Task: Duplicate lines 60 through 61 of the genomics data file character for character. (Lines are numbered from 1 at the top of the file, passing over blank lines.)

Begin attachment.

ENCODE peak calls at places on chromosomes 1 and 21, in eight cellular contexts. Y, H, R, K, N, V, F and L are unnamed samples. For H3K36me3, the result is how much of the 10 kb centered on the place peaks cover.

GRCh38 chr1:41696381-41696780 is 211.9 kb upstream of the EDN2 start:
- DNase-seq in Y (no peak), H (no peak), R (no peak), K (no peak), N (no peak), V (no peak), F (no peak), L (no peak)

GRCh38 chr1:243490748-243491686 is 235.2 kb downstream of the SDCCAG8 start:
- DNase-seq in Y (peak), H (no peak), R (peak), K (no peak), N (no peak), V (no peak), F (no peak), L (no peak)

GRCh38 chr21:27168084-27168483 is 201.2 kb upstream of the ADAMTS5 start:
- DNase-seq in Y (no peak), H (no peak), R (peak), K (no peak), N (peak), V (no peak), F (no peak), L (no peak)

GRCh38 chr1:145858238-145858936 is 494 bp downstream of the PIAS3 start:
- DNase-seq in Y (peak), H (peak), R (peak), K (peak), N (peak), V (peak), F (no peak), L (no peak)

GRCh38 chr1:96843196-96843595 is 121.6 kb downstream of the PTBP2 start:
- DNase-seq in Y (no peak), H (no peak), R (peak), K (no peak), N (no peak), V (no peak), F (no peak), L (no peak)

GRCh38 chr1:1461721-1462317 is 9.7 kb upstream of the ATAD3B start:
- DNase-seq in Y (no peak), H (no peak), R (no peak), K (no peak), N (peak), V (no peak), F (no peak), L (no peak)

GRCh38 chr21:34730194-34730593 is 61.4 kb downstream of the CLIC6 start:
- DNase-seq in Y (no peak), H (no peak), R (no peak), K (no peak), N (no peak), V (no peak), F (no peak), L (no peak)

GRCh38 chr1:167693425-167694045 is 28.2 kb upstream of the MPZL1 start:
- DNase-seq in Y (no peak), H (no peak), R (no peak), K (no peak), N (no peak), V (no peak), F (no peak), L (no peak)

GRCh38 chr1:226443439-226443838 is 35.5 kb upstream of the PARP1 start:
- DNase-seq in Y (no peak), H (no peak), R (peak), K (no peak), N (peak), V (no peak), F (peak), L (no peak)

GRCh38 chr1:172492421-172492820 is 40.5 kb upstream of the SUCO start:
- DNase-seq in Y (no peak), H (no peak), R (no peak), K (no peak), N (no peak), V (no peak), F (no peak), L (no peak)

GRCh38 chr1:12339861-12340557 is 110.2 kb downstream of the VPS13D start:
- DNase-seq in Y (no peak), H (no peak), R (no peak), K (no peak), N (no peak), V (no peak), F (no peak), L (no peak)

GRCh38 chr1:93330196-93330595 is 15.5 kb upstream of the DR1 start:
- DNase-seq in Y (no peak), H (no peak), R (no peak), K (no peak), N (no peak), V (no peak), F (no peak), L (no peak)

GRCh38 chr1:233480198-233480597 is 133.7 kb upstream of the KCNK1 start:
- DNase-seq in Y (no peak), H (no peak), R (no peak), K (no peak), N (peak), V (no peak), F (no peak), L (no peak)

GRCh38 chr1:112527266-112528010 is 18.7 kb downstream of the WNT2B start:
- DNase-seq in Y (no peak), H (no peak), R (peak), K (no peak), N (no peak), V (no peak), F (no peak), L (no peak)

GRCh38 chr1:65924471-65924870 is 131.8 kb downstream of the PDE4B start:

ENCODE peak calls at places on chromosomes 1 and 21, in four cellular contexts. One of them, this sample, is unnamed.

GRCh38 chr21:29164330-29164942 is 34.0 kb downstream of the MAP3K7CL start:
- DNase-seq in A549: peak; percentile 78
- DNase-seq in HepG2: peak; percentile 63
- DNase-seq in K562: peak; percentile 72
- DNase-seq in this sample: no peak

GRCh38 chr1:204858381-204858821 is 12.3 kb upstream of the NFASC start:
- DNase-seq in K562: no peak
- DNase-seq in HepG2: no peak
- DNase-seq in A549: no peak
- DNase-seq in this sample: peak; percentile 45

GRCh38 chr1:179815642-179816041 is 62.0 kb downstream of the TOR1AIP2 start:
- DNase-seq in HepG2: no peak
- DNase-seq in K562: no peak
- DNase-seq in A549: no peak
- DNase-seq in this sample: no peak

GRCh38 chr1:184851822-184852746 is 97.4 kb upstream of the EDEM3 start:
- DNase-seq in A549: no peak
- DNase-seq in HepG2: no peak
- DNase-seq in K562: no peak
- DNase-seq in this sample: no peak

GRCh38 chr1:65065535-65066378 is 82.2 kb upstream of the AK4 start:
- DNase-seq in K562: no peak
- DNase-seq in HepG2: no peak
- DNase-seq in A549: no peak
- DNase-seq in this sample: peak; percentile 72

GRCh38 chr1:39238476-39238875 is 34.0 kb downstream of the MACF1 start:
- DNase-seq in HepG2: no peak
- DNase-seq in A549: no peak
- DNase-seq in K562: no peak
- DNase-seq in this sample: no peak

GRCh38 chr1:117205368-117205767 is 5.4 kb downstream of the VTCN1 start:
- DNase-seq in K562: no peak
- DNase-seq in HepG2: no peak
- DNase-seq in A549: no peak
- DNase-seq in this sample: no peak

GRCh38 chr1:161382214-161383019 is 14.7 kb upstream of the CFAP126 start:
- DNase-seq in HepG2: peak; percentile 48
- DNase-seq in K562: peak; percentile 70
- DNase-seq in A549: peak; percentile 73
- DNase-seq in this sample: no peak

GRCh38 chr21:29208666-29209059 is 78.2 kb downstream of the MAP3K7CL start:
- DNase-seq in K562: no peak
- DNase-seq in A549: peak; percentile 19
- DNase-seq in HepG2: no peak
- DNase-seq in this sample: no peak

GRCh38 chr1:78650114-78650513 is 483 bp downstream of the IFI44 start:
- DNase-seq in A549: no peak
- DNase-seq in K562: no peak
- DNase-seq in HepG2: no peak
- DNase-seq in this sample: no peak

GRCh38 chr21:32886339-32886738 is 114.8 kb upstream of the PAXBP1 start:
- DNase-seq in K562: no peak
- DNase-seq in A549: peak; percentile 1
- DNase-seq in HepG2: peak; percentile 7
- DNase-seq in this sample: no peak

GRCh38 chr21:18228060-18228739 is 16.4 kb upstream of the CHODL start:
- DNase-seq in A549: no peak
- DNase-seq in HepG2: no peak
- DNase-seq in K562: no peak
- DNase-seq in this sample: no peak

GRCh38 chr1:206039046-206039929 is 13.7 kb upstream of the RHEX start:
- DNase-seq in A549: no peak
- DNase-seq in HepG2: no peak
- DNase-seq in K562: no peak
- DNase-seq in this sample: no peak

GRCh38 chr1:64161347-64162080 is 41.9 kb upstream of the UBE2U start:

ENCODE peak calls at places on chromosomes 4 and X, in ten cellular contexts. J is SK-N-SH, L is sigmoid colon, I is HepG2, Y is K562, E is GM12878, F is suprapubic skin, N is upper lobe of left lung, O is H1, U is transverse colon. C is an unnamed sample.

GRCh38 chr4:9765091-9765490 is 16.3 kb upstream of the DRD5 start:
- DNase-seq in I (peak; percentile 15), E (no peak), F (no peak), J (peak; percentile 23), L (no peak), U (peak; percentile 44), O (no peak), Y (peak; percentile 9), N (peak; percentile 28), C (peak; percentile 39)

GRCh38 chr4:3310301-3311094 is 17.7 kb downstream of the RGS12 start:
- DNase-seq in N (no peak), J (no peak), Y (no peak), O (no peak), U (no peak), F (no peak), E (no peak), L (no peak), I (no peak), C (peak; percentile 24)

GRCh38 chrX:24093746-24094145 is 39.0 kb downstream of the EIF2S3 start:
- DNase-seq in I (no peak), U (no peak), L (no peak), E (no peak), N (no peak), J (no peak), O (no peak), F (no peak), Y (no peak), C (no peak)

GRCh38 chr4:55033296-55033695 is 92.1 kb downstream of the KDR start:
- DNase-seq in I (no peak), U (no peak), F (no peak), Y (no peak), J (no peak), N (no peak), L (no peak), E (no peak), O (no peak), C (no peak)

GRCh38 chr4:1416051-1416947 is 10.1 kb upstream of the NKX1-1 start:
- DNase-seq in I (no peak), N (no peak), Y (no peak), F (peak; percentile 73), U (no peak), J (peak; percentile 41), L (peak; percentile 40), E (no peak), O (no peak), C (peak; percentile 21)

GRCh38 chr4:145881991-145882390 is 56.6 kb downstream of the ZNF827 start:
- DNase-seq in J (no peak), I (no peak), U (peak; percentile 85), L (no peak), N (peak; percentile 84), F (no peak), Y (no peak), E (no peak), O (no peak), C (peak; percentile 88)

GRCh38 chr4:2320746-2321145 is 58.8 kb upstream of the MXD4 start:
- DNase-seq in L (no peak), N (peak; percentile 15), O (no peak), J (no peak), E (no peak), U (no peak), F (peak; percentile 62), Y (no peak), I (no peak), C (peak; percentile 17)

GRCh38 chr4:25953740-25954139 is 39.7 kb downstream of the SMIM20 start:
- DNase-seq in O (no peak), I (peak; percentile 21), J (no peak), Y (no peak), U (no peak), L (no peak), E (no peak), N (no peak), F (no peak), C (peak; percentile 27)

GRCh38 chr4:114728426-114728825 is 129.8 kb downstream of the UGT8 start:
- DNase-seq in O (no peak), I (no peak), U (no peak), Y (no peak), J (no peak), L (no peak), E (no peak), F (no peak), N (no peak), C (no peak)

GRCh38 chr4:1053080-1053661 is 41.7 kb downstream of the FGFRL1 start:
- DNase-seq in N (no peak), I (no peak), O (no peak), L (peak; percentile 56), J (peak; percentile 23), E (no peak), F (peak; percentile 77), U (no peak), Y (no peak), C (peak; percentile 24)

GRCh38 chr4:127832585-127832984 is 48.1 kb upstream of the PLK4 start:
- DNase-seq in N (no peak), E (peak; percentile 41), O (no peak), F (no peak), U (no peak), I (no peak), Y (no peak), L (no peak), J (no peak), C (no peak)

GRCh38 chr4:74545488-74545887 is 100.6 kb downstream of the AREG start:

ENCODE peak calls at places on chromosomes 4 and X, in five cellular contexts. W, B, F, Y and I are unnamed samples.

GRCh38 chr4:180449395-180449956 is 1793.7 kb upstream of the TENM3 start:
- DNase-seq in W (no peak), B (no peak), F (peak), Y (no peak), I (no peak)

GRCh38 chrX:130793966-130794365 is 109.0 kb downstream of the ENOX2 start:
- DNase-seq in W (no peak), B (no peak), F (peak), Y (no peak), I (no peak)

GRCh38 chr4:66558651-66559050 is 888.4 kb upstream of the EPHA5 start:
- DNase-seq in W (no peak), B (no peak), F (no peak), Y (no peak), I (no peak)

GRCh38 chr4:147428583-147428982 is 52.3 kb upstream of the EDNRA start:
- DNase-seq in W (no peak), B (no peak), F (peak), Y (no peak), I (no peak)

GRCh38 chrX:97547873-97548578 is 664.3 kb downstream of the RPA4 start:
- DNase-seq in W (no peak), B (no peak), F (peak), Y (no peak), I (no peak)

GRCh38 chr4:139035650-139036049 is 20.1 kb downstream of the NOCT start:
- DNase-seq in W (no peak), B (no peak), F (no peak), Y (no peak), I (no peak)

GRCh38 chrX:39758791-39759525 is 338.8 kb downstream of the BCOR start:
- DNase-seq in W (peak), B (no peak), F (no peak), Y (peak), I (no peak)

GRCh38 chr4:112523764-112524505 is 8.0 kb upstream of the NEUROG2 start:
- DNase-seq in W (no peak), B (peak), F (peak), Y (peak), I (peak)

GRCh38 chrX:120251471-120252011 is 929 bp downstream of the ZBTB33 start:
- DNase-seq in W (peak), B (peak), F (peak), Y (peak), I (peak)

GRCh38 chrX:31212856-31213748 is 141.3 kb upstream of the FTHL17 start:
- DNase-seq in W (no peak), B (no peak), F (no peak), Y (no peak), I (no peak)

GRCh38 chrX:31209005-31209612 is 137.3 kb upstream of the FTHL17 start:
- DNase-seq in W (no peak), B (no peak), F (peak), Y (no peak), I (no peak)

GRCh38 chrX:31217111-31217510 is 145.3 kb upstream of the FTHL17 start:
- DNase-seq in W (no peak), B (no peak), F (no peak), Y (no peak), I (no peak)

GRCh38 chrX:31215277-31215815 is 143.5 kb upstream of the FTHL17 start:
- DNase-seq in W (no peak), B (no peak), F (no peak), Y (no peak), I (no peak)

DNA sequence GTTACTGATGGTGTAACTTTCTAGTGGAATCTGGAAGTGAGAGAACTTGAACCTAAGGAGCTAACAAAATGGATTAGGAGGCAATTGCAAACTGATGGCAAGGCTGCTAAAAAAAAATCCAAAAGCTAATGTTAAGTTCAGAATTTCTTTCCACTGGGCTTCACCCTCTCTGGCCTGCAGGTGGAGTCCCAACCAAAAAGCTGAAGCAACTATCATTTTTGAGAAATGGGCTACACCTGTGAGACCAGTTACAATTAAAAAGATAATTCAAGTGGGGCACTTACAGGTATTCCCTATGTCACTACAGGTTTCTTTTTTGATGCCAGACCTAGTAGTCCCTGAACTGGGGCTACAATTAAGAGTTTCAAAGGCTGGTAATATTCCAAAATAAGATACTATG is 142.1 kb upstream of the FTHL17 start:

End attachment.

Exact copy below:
- DNase-seq in K562: no peak
- DNase-seq in this sample: no peak